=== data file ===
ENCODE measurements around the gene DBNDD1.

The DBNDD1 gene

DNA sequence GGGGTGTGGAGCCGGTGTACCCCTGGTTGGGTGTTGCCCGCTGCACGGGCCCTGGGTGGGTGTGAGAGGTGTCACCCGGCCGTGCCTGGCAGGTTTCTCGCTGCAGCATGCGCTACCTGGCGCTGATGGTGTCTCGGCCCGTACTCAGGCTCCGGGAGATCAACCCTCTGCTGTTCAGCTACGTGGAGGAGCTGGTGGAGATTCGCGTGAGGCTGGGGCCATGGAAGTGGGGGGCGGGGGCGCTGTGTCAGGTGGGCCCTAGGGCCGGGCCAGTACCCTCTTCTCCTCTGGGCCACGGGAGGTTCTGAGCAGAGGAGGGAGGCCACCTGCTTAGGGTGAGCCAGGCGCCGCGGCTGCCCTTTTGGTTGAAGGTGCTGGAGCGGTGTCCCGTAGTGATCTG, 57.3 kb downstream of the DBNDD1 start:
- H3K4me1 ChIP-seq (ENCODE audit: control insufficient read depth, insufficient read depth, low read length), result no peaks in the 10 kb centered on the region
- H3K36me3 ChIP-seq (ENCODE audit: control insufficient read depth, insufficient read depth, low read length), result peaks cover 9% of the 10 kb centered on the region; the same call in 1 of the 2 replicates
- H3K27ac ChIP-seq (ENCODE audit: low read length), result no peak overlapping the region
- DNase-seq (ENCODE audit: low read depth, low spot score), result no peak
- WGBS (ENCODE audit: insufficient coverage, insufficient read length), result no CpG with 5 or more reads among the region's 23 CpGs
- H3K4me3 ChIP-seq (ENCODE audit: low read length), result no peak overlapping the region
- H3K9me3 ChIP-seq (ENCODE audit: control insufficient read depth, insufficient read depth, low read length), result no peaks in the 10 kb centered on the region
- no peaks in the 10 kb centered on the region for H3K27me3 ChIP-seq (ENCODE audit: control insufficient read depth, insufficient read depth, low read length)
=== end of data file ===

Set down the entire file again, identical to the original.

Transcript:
ENCODE measurements around the gene DBNDD1.

The DBNDD1 gene

DNA sequence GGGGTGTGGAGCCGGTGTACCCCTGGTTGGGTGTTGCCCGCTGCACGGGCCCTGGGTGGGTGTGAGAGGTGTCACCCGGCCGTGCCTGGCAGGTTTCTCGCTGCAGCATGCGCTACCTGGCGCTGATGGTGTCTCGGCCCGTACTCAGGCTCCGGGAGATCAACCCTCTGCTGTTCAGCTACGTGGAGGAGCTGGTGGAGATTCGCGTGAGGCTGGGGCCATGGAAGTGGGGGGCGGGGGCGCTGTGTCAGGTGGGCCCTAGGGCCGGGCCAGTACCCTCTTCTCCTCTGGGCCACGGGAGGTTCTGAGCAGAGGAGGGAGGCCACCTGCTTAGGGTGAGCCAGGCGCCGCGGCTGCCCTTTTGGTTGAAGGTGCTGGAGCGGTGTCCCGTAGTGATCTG, 57.3 kb downstream of the DBNDD1 start:
- H3K4me1 ChIP-seq (ENCODE audit: control insufficient read depth, insufficient read depth, low read length), result no peaks in the 10 kb centered on the region
- H3K36me3 ChIP-seq (ENCODE audit: control insufficient read depth, insufficient read depth, low read length), result peaks cover 9% of the 10 kb centered on the region; the same call in 1 of the 2 replicates
- H3K27ac ChIP-seq (ENCODE audit: low read length), result no peak overlapping the region
- DNase-seq (ENCODE audit: low read depth, low spot score), result no peak
- WGBS (ENCODE audit: insufficient coverage, insufficient read length), result no CpG with 5 or more reads among the region's 23 CpGs
- H3K4me3 ChIP-seq (ENCODE audit: low read length), result no peak overlapping the region
- H3K9me3 ChIP-seq (ENCODE audit: control insufficient read depth, insufficient read depth, low read length), result no peaks in the 10 kb centered on the region
- no peaks in the 10 kb centered on the region for H3K27me3 ChIP-seq (ENCODE audit: control insufficient read depth, insufficient read depth, low read length)